Tempio Voltiano

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A voltaic pile on display in the Tempio Voltiano.
The temple was featured on the 10,000 lire banknote (1984–2001).

The Tempio Voltiano (Italian; Volta Temple in English) is a museum in the city of Como, Italy that is dedicated to Alessandro Volta, a prolific scientist and the inventor of the electrical battery. Volta was born in Como in 1745, held his first professorship there until 1779, and retired to Como in 1819.

The neoclassical building was designed by Federico Frigerio (1873–1959). It was completed in 1927 to celebrate the 100th anniversary of the scientist's death, but it was inaugurated only in 1928. It hosts a collection of scientific instruments used by the physicist including his early voltaic piles (batteries). The first floor has a display of his personal belongings and his awards.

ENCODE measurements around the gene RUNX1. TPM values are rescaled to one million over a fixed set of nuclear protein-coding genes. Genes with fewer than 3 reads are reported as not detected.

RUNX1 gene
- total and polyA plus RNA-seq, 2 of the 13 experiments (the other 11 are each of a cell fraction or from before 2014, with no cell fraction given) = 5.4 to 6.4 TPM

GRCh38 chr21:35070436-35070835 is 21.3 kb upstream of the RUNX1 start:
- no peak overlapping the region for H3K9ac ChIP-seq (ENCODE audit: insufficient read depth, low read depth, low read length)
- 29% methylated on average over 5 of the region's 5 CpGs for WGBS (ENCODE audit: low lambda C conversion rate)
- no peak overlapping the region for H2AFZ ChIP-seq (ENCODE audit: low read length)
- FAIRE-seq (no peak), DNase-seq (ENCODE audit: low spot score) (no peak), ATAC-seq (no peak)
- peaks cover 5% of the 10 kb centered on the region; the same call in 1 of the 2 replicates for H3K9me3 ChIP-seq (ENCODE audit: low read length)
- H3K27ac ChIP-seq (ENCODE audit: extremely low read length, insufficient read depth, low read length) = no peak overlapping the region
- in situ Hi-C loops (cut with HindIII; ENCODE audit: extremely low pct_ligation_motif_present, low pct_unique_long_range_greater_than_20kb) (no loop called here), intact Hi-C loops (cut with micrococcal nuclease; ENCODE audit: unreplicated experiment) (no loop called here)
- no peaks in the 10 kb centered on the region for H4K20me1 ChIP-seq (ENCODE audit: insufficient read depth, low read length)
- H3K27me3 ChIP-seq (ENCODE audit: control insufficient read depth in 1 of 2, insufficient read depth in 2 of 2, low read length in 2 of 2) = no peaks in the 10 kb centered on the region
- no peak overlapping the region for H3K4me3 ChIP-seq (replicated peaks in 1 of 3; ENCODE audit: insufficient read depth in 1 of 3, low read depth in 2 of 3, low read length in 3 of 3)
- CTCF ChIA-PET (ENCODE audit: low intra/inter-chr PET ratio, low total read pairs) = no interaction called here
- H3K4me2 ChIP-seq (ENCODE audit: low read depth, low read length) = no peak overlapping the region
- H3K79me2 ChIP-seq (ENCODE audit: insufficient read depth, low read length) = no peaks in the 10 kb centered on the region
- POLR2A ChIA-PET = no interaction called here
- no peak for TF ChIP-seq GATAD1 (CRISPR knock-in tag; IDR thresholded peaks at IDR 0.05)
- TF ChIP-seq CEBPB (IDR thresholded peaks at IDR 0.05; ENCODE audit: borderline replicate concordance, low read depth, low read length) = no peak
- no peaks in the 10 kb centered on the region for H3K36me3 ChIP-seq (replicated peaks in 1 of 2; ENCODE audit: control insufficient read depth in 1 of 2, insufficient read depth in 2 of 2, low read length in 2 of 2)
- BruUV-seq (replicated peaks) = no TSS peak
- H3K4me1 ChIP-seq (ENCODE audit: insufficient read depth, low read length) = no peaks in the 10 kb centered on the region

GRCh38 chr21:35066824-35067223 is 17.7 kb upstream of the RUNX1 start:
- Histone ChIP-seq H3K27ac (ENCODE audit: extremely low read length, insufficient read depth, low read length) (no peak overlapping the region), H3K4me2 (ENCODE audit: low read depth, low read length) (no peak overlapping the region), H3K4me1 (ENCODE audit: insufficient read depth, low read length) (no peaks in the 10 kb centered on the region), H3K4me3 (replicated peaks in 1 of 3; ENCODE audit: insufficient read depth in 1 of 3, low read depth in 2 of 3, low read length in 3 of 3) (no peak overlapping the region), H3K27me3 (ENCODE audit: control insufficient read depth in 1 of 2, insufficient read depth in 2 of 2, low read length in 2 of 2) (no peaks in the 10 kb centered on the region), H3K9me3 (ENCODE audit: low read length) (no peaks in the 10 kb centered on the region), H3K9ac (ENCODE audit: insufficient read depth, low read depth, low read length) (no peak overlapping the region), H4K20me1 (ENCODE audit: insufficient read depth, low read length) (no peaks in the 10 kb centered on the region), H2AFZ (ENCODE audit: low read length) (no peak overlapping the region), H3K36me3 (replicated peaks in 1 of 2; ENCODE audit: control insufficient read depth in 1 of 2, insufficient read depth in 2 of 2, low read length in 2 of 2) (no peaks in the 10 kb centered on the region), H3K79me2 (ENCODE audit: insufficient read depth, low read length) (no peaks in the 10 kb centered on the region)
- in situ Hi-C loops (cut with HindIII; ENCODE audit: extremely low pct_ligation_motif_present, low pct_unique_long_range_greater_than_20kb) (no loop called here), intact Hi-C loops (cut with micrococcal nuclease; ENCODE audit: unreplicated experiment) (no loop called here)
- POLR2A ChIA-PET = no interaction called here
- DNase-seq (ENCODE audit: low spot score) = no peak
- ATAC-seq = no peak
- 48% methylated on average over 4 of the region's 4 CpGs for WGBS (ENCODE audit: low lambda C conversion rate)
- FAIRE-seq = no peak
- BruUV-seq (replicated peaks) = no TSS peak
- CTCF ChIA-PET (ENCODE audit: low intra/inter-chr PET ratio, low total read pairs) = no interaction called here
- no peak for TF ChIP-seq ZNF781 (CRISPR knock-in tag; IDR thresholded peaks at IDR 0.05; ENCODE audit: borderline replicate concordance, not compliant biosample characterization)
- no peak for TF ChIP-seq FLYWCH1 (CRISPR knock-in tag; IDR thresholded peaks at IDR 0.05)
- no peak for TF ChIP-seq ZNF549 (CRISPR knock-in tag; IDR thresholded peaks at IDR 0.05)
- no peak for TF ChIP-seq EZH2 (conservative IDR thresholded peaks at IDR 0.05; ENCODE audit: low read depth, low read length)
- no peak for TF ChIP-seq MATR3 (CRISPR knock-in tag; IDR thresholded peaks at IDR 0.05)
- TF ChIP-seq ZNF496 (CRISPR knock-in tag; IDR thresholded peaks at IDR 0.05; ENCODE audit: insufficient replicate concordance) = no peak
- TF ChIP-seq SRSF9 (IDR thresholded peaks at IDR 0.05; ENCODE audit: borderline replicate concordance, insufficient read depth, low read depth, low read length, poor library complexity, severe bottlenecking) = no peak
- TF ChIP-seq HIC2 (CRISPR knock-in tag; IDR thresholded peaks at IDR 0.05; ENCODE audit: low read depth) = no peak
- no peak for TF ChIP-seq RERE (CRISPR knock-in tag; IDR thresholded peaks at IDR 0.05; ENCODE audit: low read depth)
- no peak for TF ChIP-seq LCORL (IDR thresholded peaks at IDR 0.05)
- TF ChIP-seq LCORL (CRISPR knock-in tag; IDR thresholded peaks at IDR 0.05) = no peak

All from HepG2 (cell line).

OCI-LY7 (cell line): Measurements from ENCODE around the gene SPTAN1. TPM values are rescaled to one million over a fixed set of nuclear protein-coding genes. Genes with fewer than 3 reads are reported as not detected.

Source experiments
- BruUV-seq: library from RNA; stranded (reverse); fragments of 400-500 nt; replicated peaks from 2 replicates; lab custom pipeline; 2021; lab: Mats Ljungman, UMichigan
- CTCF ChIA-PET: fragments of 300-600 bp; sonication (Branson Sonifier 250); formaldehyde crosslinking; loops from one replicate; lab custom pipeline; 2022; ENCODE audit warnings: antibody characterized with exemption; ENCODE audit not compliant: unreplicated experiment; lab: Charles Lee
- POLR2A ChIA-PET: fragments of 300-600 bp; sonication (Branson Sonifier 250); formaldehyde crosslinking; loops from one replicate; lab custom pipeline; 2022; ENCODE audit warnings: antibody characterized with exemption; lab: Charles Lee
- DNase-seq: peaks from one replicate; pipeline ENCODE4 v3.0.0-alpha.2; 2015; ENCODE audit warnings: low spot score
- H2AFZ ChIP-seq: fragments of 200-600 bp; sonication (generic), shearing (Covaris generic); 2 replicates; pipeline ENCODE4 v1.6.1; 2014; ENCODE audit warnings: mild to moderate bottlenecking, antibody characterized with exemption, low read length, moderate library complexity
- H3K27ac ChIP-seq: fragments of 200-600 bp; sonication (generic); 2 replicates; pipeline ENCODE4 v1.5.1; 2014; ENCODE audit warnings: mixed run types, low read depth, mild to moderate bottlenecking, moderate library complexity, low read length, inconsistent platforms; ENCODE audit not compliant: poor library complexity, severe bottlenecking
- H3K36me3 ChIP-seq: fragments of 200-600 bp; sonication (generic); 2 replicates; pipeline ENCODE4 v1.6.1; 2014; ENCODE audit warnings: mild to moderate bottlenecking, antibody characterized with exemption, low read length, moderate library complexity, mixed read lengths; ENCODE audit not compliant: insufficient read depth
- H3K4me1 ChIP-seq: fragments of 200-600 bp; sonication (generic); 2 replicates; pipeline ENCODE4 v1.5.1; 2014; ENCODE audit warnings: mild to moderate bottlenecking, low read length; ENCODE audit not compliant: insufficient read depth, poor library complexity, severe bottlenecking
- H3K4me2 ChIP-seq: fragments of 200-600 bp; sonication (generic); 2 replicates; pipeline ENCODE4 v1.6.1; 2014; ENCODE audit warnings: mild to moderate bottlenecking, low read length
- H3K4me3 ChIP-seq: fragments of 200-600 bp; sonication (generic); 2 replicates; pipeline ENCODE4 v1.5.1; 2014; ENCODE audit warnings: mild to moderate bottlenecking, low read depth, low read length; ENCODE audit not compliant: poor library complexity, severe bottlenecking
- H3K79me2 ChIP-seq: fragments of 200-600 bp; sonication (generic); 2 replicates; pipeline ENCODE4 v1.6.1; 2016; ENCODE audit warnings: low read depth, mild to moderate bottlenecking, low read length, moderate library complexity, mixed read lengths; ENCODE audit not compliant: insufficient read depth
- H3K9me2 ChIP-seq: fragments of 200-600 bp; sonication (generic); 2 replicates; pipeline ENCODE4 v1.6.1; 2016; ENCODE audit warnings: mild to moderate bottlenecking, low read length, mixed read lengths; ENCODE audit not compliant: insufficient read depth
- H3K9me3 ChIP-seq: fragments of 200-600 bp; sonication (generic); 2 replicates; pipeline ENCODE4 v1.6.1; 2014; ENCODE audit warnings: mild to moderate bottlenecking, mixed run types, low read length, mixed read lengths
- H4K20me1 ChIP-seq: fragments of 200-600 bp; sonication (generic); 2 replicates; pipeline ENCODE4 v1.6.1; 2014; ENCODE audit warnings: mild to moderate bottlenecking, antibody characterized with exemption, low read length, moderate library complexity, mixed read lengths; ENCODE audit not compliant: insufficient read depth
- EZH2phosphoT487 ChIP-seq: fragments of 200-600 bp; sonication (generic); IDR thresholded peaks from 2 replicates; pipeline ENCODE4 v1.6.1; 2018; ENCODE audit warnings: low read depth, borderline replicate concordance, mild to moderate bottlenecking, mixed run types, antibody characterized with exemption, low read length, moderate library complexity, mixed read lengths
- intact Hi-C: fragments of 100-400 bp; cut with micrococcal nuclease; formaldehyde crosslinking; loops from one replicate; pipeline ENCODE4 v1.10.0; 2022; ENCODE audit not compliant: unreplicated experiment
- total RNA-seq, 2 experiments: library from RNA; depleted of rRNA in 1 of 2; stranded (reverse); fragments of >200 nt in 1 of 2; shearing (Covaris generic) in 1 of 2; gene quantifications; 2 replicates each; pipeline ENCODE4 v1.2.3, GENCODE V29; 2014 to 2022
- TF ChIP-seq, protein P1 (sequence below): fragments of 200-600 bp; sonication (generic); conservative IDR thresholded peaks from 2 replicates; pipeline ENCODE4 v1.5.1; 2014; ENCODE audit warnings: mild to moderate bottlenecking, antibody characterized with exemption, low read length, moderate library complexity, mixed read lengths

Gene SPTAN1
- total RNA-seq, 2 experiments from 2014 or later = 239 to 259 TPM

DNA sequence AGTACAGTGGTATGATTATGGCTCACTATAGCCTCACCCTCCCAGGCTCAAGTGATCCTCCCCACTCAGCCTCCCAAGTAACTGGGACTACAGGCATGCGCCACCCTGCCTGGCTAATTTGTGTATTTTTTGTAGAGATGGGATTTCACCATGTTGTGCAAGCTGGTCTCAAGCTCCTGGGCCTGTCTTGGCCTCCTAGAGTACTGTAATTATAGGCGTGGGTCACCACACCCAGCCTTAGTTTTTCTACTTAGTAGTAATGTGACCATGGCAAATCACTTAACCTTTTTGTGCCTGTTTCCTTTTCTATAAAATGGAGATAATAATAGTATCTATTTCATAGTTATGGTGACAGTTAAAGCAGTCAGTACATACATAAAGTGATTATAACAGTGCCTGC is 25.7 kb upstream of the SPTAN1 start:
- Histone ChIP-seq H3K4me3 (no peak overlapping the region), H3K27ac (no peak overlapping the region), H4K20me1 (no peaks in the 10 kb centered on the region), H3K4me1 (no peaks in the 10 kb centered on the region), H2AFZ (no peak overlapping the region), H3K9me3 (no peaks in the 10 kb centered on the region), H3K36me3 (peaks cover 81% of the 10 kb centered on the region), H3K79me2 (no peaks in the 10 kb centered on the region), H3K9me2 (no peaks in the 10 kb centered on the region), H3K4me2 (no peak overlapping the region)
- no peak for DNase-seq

It is one of the most visited museums in town.[citation needed] The temple was featured on the back of the 10,000 lire banknote, while Volta's portrait was depicted on the front of the same banknote. Banknotes based on the Italian lira have since been replaced by notes denominated in Euros.

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Coordinates: 45°48′53″N 9°04′31″E / 45.81472°N 9.07528°E / 45.81472; 9.07528